A Guide to the Douglas Fir

Tag Number: 203

Scientific Name: Pseudotsuga menziesii

Pseudotsuga means false hemlock, since it is similar to a hemlock. Hemlocks do not have resinous wood, and Douglas Firs do. The menziesii honors the tree's original discoverer, Archibald Menzies.

Common Names

Habitat

Naturalized in British Columbia, Canada; California, Nevada, Oregon, and Washington, USA.

Morphology

Bears swooping branches with spiraling needles, giving the twigs a bottle-cleaner appearance. Visible white lines along the bottom of the needles are stomata, or openings in the epidermis of the leaf through which gas is exchanged. Its cones have three prominent tails that protrude between the scales. Some say they look like pitchforks; others tell the story of a mouse diving into the cone to avoid being eaten by an owl.

History

This tree has a lot to brag about; it is the state tree of Oregon, the most abundant tree in Oregon, and a favorite among Christmas trees. Further, it can reach up to 1000 years of age and grows over 250 feet tall. Thus, it is the tallest tree in North America, with the exception of the two Sequoia species. Finally, it is the most commonly clear-cut tree and makes up 3/4 of the United States' wood harvests. Douglas Firs are ideal in the logging industry, because its seedlings can only grow in areas that have lots of sunlight. Therefore, for new growth to occur, areas must be harvested to allow seedling generation. These seedlings grow quickly and vigorously, and loggers depend on 4.7 billion feet a year in regenerated Douglas Firs. Their harvested wood is found in more products than any tree in the world. Its strong quality and nonexistent warping is utilized in the reinforcement of bridges and tall buildings. It is also convenient for tall telephone poles and in railroad track ties. When made into plywood and used as a steel replacement on large boats, the boats float 7 more inches above the water. After the tree's bark is crushed and processed, it is used in over 500 patented items such as shoe soles and natural cork replacements, since natural cork is both expensive and limited. The resin from the tree assists in glue-making and protecting stringed instruments' bows. Although the Forest Service officially christened the tree a Douglas Fir (to honor botanist David Douglas, who collected over 120 lbs in the seed samples from these trees), this tree is not a fir, because the cones on the Douglas Fir hang downward, while true firs have cones that stand upright. It is its own distinct species.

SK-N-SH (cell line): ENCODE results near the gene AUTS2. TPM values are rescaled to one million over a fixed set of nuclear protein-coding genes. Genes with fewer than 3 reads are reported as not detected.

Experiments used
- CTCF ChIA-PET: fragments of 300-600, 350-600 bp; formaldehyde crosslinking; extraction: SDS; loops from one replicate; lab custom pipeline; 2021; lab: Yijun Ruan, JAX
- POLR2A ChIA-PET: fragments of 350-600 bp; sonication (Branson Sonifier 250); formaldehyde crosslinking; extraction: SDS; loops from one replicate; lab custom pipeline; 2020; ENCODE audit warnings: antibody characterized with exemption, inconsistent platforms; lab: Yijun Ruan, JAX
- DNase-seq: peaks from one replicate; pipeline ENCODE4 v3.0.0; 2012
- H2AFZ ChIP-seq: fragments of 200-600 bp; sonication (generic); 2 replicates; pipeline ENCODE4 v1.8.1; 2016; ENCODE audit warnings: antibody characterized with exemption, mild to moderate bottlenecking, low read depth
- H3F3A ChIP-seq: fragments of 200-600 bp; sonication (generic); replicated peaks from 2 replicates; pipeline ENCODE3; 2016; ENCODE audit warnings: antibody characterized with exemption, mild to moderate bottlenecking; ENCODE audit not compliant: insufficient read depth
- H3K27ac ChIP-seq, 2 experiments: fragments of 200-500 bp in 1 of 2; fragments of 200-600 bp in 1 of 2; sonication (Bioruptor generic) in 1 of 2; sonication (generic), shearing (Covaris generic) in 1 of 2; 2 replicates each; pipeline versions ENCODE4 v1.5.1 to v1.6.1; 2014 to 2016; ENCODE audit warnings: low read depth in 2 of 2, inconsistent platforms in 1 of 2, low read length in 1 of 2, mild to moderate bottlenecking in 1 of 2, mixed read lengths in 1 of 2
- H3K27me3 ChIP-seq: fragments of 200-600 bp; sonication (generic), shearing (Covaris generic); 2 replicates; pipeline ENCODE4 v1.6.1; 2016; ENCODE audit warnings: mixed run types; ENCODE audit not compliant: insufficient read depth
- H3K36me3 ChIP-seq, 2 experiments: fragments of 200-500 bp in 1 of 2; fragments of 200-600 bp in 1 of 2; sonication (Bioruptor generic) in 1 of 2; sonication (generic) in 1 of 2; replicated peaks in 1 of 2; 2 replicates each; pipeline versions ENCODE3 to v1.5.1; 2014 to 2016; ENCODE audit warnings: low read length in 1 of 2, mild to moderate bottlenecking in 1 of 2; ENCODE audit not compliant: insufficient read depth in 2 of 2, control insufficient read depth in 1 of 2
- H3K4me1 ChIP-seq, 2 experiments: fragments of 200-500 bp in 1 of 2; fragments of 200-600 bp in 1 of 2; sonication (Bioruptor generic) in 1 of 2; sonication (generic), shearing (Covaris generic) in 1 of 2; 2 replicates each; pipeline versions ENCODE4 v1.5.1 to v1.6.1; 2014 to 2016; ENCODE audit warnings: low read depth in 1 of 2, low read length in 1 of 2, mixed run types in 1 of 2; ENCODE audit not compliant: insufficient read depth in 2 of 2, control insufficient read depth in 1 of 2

Ethnobotany

This was the Hawaiian's favorite tree for their war canoes. Since the Hawaiians could not harvest Douglas Firs, the trees' driftwood was prized.

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